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Version 2 by hannes on 17. February 2009, 23:10

Helma 1 provides a cronjob feature for running periodic tasks. In addition to cron jobs defined in code through <a href="http://helma.zumbrunn.net/reference/app.html#app.addCronJob">app.addCronJob()</a> it is also possible to define cron jobs in app.properties. All settings are prefixed with "cron.&lt;jobname&gt;".

=== Function

First you define which javascript function is called, this can be a global function:

cron.testjob.function = someGlobalFunction

or this can be a function on any object with a path similar to the xmlrpc calls, only that the string must start with "root".

cron.testjob.function = root.someObject.someFunction

=== Interval

Second, you define the intervals. An asterisk (*) means that this part is not going to be used for determining if a cronjob fits the current time. As this is the default, you can drop those lines. Lists are comma-separated (,), sometimes ranges (X-Y) can be used.

cron.testjob.year = <year-list>

A list of years, ranges can be used e.g.

cron.testjob.month = <month-list>

A list of month names, no ranges e.g.

cron.testjob.day = <day-list>

A list of day-of-months values, ranges can be used, e.g.:

cron.testjob.weekday = <weekday-list>

A list of weekday names, e.g.:

cron.testjob.hour = <hour-list>

A list of hours, e.g.:

cron.testjob.minute = <minute-list>
A list of minutes, e.g.:

Seconds and milliseconds are ignored, so the smallest interval is a minute. For cases where you need to run cron jobs every few seconds, the <a href="http://helma.org/docs/guide/properties/listall/">schedulerInterval *schedulerInterval property in app.properties</a> properties|server and application properties* can serve as a workaround. It specifies the time in seconds after which scheduled cron jobs are executed again. While that makes it possible to cause cron jobs to be run several times per minute, it will have the side effect to invoke *all* all cronjobs at the specified seconds interval within the minute that they are scheduled to run. For example, with schedulerInterval set to 5, a cron job that is scheduled to run once a week, will run every five seconds during one minute once a week.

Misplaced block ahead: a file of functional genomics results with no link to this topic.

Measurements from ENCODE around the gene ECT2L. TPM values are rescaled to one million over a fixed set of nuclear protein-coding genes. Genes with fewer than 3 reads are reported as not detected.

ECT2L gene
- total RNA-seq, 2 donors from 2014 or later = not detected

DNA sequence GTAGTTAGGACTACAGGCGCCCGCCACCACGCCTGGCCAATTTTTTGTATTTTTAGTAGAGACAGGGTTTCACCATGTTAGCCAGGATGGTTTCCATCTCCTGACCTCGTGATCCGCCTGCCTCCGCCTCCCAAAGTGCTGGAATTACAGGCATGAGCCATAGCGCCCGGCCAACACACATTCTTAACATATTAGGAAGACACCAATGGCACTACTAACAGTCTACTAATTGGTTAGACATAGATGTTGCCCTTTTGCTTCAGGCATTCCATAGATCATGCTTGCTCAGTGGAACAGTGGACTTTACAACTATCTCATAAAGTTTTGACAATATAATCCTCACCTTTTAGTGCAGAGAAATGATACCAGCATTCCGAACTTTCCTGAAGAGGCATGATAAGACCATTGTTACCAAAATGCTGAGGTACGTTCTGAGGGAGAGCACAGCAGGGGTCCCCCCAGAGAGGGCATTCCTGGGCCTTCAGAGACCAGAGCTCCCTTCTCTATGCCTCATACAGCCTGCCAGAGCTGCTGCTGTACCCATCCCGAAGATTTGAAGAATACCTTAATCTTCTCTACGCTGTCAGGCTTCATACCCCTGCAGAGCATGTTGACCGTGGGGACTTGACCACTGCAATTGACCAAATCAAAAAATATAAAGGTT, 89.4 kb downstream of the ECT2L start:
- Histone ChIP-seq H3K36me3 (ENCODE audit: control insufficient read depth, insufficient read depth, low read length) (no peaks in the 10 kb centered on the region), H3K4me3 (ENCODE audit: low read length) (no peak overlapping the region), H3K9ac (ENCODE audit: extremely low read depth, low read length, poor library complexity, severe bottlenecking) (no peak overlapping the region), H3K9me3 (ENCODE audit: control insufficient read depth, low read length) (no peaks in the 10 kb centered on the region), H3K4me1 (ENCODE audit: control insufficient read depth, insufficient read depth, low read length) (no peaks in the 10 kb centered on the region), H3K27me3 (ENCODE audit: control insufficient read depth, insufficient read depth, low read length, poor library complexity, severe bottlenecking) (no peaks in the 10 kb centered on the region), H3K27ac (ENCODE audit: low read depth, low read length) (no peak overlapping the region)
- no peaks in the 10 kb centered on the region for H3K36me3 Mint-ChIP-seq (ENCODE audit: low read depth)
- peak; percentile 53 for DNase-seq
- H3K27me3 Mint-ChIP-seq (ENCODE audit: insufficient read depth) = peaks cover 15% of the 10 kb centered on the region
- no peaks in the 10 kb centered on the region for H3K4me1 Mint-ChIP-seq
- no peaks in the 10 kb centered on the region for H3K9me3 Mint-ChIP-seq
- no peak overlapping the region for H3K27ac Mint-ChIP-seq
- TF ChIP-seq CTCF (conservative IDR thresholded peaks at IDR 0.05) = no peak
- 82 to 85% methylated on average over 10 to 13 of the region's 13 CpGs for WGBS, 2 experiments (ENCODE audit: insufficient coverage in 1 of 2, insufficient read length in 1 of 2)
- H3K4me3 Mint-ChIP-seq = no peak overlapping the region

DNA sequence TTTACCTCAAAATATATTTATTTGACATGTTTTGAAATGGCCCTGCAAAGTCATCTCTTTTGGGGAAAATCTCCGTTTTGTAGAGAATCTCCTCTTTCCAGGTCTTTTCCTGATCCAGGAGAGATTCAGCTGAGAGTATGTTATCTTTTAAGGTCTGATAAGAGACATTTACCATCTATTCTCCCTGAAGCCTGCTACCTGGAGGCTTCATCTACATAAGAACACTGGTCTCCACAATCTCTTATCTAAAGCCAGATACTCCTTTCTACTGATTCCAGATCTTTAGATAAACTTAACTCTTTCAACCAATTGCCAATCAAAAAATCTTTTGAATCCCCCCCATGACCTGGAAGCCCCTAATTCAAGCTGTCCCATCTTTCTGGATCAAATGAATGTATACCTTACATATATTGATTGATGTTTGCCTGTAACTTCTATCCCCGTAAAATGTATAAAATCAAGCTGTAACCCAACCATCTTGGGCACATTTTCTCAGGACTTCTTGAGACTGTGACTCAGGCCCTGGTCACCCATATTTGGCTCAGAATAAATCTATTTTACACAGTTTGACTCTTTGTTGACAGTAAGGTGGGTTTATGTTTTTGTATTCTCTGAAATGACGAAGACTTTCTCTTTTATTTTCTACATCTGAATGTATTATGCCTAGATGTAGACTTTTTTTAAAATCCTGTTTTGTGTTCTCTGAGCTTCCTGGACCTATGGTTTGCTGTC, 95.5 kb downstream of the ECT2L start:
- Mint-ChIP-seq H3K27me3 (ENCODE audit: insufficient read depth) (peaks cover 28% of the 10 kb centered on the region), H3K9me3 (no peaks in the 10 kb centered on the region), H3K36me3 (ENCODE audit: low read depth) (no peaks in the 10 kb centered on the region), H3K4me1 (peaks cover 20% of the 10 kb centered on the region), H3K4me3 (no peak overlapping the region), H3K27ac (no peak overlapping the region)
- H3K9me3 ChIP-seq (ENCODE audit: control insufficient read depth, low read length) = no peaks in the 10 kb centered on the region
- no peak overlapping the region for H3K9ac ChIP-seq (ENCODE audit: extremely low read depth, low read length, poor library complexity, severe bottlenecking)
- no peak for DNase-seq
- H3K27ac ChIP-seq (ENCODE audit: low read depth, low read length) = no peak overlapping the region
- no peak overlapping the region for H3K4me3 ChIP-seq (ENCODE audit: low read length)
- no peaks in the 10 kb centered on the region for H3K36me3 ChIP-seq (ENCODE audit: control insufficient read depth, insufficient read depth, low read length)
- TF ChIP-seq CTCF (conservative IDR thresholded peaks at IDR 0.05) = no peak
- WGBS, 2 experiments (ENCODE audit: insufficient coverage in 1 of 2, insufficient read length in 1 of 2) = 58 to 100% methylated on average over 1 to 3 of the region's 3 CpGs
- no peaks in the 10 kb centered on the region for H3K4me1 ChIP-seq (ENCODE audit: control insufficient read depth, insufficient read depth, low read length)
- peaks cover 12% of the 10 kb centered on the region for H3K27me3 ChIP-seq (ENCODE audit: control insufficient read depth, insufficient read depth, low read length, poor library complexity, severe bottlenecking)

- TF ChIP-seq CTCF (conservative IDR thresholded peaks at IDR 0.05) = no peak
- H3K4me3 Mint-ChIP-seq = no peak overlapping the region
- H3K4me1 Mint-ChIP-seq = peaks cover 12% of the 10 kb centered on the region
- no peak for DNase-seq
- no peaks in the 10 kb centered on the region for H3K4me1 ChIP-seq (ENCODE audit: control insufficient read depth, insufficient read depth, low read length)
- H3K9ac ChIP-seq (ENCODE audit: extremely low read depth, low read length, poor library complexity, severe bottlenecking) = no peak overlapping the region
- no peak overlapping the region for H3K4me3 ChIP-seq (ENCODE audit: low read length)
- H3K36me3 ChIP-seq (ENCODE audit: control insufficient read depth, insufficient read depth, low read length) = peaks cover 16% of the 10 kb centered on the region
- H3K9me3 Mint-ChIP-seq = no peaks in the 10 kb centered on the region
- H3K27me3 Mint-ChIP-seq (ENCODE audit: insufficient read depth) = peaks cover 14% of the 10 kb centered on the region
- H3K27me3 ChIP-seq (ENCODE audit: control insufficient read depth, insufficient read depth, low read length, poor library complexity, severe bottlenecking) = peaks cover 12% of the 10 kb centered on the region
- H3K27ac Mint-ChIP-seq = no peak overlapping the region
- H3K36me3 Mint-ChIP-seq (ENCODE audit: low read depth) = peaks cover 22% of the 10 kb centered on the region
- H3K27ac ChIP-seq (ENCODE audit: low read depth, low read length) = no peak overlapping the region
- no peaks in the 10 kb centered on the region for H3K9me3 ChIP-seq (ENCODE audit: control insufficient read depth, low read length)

# has been executed on the first day of y2k once:
cron.fireworks.year = 2000
cron.fireworks.month = january
cron.fireworks.day = 1
cron.fireworks.hour = 3
cron.fireworks.minute = 0
# has been executed on the first day of y2k once  every minute
# between 3 and 4 o'clock (note the missing minute specification)
cron.fireworks.year = 2000
cron.fireworks.month = january
cron.fireworks.day = 1
cron.fireworks.hour = 3
# on weekends early in the morning:
cron.job1.weekday = saturday, sunday
cron.job1.hour = 5
cron.job1.minute = 0
# every five minutes:
cron.job2.minute = 0,5,10,15,20,25,30,35,40,45,50,55
# this function will be executed every minute, as all interval
# settings are on *
cron.scheduler.function = scheduler
=== Timeout

The default timeout is 60 seconds, which can be changed by specifying a timeout property:

cron.job1.timeout = timeout-in-seconds

<!-- All this poses an internal problem: Until now only the interval between two calls of the scheduler could be specified, the duration of the call wasn't taken into account. As the execution (of several jobs or a job with a high timeout) might take longer than a minute jobs that are scheduled a minute later could be missed. Fire-and-forget on the other hand might bring down a slow application.

So the internal thread model should be changed a bit: The application thread first cleans up the sessions, calls the cron jobs for the current point of time, assigns each job an evaluator and stores them. The evaluators are either taken from the web accessible evaluators or from a special cron thread pool. The application thread then sleeps until the next full minute. After clean up new jobs are only executed if the matching job from the last call has already been finished. -->